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Why it’s important for organisations to train staff in cybersecurity

by Unallocated Author

Breaches are an ongoing issue that organisations face on a day to day basis. For as long as risk carries a level of uncertainty, preventing it is hard to do. But there is a difference between accepting this fact and doing nothing about it and accepting this fact and using all reasonable efforts to mitigate breaches from taking place. One of the measures observed in practice that organisations are failing to take is in training staff on cybersecurity. Here are just some of the reasons why the efforts of training staff requires more attention.

Social Engineering

Cybersecurity is beyond the IT team as staff play a significant part too. As the drivers of an organisation, hackers commonly use them as vectors. This is especially evident when we look at the cyber kill chain’s first stage. It requires gathering information about the target. Here are where they exploit weak spots to obtain relevant information to carry out intended attacks. Hackers use social engineering as just one of the tactics but it is the most common as they can deploy it easily. They know about the lack of training that exists amongst staff in general and it sometimes just takes targeting one person.

It is important for staff to be aware of social engineering because together they make up more than the Board and IT team. Examples of areas organisations should elude staff to include social media content and being manipulated into allowing unauthorised visitors onto the work site. In addition, phishing emails are still on the rise, advancing each time and show no signs of slowing down anytime soon. Staff need training on avoiding being targets of this.

Human error leading to breaches

Recent articles have referred to significant flaws within organisations. As Kaspersky Lab’s recent article reveals, it still stands as one of the highest causes of breaches yet is dealt with so poorly. Organisations are not learning from other organisations’ failures reported publicly. One being with Gloucestershire Police whose employee accidentally emailed personal data belonging to victims of child abuse to unintended recipients. This is the most crucial reason as to why training is so important. Not only can errors occur from sending emails to the wrong recipients, but also by using compromised removable media, losing mobile devices containing business data and poor security management around these devices.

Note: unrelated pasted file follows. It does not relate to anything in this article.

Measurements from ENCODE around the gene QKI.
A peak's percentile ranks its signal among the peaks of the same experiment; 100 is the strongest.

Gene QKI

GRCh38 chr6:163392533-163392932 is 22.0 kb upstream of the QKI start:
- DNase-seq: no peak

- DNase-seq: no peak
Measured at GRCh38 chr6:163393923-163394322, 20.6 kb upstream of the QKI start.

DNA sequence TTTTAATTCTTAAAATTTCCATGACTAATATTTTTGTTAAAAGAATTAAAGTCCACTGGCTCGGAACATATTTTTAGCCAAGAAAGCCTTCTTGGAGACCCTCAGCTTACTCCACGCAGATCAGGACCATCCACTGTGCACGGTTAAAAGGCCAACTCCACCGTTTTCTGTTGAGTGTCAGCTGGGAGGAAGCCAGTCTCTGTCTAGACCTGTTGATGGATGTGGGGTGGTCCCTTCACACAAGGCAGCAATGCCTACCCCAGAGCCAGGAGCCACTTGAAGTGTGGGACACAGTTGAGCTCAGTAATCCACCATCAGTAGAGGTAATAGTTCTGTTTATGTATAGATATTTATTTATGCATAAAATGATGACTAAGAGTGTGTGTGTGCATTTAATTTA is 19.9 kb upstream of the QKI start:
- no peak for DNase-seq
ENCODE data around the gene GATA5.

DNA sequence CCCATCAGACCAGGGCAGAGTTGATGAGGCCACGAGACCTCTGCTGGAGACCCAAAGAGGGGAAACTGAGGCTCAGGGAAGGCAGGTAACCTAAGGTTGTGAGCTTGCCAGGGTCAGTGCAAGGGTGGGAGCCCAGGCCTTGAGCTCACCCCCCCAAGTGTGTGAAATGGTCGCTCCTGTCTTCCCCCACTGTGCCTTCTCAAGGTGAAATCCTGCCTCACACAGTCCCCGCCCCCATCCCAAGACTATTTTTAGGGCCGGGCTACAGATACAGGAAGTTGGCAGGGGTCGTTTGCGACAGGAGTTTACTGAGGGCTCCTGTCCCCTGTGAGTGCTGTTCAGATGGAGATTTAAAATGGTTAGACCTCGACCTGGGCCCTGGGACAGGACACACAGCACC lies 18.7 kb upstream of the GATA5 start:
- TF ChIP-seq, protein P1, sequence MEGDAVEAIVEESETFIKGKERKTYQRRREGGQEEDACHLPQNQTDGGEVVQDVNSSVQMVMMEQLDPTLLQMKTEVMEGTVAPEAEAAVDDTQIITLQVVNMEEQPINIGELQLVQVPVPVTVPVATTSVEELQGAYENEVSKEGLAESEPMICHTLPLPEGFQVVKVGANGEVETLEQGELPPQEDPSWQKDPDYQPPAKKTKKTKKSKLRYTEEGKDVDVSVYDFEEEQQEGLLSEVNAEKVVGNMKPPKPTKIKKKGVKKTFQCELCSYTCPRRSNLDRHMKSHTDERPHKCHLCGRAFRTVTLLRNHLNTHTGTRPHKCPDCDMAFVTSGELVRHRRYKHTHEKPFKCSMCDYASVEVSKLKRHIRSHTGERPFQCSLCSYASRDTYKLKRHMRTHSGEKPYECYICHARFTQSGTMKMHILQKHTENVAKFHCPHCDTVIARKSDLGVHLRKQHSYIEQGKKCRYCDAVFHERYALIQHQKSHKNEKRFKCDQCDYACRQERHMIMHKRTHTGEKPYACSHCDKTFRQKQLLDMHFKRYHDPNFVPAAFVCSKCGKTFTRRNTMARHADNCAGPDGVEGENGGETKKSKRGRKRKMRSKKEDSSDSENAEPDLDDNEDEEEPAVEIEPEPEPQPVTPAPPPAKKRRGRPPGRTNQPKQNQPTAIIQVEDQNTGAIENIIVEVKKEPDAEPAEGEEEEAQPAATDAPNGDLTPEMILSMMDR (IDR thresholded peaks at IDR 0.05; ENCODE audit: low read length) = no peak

Other Benefits

Staff training should be part of an organisation’s cyber hygiene to help maintain security. Benefits of implementing training will allow the following:

Staff will know what is vital information to share and with whom

The more knowledge staff have the more they understand and enables staff to adopt it into their everyday operations. Cybersecurity requires a team effort as well as staff individually taking responsibility for their actions when dealing with data. An example is with software and applications. Departments tend to download and use tools that will aid with daily tasks that IT are not aware of. This is known as shadow IT. If the IT team do not know the software exists, it is hard for the team to maintain security within the organisation. If staff are made aware of the need for security and dangers around potential extensions and applications, they will know when to liaise with the IT team and other relevant employees.

3 Important factors to consider when implementing training programmes

  1. Have training for staff from the Induction stage and maintain it throughout their employment life cycle.
  2. Have an online communal area, that allows staff to continue to engage in the topic. They can also share knowledge and best practice. It is crucial to have someone lead this to keep the momentum of discussion going. An organisation can additionally carry out workshops where necessary, if possible and where there are resources to do so
  3. IT or the in-house person responsible for IT, must receive adequate training themselves to lead in maintaining security and be the point of contact for staff queries. IT staff should also be aware of the common threats and its developments to provide the organisation with appropriate technical and network security.

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